The quietly-published paper on climate change and monarchs

August 10, 2015

This posting is about a paper that came out earlier this year that few may have seen, but that deserves a lot of our attention. In the journal PLoS One, Nate Lemoine (the sole author) published a study describing how the breeding range of monarchs will shift in the future because of warming climate. From a google search, it looks like Dr. Lemoine is now a post-doctoral researcher at Colorado State University but he did the study as a graduate student at Florida International University.


There was no fanfare around this study. There were no reader comments on the paper at the journal website. The author was not someone known to monarch people, and he apparently did all of his work on his own. By all accounts, this paper slipped into the realm of publication without many people knowing about it. One person did - Elizabeth Howard, since the author used sightings from Journey North (with permission from Elizabeth), but beyond that, this was a fairly low-key study. However, the results of this work are anything but low-key. In fact, they have considerable implications for the future of monarchs east of the Rockies.


In reading the study, I could tell the author was very knowledgeable about the methods used (which I won't get into here, but involved a lot of computer models). I also could tell that he was very thorough in his analyses and in describing the results. So all in all this was a very good study, from my read.


The main question he addressed was how will the spring and summer breeding range of monarchs change in the next 50 years (not sure of the exact time frame), based on the projected distribution of milkweeds. To examine how milkweed distribution will shift, he predicted their likely occurrence in North America based on their known temperature limits, and the predicted temperatures and other climate variables at all latitudes. Basically, he plotted where milkweeds will be based on what temperatures they grow best in. He also double-checked whether this approach works by checking if his models predicted where milkweeds currently are in N. America, and it looked like it worked very well. Incidentally, he examined a bunch of milkweed species, and presented results for each independently, plus all together.


After he figured out the milkweed changes, he then predicted where monarchs will be (monarchs are where milkweeds are), and the figure below shows the main results of that bit. I think this was the most significant figure from the paper (there were many), and the one that is most easily-interpreted. By the way, he made two predictions for the future milkweed and monarch ranges - one assuming a moderate change in climate and one assuming a more dire climte change. From the paper: "The moderate scenario assumes that greenhouse gas emissions rise slowly until 2050 and decline thereafter, resulting in a moderate 1°–3° C increase in mean global atmospheric temperatures." The severe climate scenario "assumes greenhouse gas emissions rise steadily through 2100, resulting in a more severe 2°–6° C increase in mean global atmospheric temperatures."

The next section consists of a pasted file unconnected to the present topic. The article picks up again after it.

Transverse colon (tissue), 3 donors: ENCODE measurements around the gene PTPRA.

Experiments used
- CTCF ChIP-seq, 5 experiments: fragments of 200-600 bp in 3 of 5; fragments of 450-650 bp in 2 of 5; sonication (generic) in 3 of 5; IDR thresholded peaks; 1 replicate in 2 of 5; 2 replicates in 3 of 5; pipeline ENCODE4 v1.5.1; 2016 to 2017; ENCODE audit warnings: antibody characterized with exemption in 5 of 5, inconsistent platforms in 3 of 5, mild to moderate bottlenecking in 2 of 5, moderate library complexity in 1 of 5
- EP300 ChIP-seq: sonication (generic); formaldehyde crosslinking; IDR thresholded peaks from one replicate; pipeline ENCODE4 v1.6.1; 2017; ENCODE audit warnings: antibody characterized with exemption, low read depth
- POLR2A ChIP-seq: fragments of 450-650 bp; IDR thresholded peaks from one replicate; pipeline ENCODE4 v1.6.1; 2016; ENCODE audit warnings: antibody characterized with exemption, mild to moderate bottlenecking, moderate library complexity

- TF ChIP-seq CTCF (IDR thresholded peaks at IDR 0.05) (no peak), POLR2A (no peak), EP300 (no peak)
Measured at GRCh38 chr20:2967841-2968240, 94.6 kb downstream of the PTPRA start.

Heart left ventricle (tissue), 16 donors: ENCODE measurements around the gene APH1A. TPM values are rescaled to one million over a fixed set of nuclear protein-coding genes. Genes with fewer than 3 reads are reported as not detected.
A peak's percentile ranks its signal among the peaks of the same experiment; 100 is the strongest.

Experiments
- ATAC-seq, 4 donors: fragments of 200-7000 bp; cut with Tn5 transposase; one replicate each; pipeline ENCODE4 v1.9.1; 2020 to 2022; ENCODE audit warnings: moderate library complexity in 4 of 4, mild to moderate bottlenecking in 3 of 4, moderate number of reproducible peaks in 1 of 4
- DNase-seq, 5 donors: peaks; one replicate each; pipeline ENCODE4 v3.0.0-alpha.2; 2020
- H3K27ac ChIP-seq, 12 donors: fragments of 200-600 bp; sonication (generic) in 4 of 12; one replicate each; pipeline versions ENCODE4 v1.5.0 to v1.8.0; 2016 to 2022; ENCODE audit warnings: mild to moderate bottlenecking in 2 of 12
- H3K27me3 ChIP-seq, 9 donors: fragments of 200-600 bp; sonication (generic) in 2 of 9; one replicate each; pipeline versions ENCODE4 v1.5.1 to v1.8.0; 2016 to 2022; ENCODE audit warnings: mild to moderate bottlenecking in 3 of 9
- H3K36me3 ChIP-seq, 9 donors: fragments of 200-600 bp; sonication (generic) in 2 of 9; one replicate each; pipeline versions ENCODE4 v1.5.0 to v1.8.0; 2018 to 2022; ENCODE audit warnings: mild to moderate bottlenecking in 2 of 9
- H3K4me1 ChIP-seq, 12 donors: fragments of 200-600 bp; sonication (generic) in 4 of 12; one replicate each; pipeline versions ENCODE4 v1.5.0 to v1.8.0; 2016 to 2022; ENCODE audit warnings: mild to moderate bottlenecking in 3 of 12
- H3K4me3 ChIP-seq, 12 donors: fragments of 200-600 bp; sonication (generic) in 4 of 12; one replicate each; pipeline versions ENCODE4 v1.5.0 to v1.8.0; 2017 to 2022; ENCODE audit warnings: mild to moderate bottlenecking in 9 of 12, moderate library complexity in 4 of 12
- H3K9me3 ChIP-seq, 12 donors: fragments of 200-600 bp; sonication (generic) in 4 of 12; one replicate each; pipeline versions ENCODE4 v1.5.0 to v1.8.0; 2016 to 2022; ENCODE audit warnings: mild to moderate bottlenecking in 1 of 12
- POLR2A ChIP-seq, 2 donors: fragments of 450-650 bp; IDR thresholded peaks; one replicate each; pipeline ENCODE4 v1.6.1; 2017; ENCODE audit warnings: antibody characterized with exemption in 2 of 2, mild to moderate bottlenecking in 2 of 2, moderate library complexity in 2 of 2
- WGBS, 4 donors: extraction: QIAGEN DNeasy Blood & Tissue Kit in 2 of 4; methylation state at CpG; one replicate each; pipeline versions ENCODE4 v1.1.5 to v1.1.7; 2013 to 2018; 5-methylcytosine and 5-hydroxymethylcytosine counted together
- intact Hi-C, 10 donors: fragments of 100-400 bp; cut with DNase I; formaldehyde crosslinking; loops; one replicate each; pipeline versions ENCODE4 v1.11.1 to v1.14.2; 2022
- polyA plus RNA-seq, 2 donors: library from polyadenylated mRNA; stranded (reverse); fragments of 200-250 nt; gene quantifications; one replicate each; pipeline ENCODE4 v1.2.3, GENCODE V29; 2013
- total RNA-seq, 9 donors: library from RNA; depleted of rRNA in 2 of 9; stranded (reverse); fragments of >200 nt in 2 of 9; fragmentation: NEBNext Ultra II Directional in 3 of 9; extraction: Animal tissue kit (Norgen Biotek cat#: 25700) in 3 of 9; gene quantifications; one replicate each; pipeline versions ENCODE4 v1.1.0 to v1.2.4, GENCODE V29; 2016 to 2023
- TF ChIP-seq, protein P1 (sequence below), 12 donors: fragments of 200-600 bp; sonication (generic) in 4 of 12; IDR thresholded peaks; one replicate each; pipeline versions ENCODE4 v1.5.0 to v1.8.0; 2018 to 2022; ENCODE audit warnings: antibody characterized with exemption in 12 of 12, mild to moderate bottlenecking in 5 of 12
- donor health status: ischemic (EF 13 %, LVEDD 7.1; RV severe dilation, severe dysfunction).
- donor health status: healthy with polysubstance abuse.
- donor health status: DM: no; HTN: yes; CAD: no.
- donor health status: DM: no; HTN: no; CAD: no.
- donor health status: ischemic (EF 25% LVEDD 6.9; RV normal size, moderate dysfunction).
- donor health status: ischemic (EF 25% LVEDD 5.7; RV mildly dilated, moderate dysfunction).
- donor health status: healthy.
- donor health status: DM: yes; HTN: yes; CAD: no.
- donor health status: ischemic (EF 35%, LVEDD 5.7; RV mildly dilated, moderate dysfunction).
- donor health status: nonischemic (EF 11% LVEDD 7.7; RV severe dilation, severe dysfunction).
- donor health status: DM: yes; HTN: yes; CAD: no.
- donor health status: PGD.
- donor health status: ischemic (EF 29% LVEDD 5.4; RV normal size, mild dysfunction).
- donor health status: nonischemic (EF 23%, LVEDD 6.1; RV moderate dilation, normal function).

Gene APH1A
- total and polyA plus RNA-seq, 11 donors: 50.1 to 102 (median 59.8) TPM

To understand the maps above you need to look close at the months listed at the top of each. Basically, these maps show climate change is going to shift the adult monarch population more northward than they would have been during each month. And, the shift is even greater with the severe climate change case.


I think the most significant parts of this figure are the maps for June - at the bottom. June is pretty much the end of the recolonization phase of monarchs and the beginning of the summer breeding phase. So these June maps essentially show where the summer range for monarchs will be in the future. Guess what? They'll all be in Canada (my homeland - yay), and they won't be in the American Midwest during the summer months. That means Canada is going to play an increasingly significant role in safeguarding the breeding population. It also means people who live in the United States will see fewer monarchs in the summer - not because they are dissapearing, but because the monarchs simply moved northward.


Here's the really scary thing that is only barely touched on in this paper - When (not if) the breeding range shifts northward that means the late-summer generation (the migratory generation) will need to travel farther each fall to reach the Mexico overwintering sites, and by extension, that means fewer and fewer monarchs will reach these sites. It would be like moving the finish line further back each year in the Boston Marathon and watching how the number of finishers goes down each year. Travelling farther means greater risks of storms, predation, road mortality, etc.


The bottom line from this paper is that climate change is going to change where monarchs breed in the summer (Canada), and this is going to have a huge impact on the overwintering numbers in Mexico. This is definitely a paper that folks should be aware of.



The full citation of the paper is here:


Lemoine NP (2015) Climate Change May Alter Breeding Ground Distributions of Eastern Migratory Monarchs (Danaus plexippus) via Range Expansion of Asclepias Host Plants. PLoS ONE 10(2): e0118614. doi:10.1371/journal.pone.0118614



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The science of monarch butterflies

A blog about monarchs, written by a monarch scientist, for people who love monarchs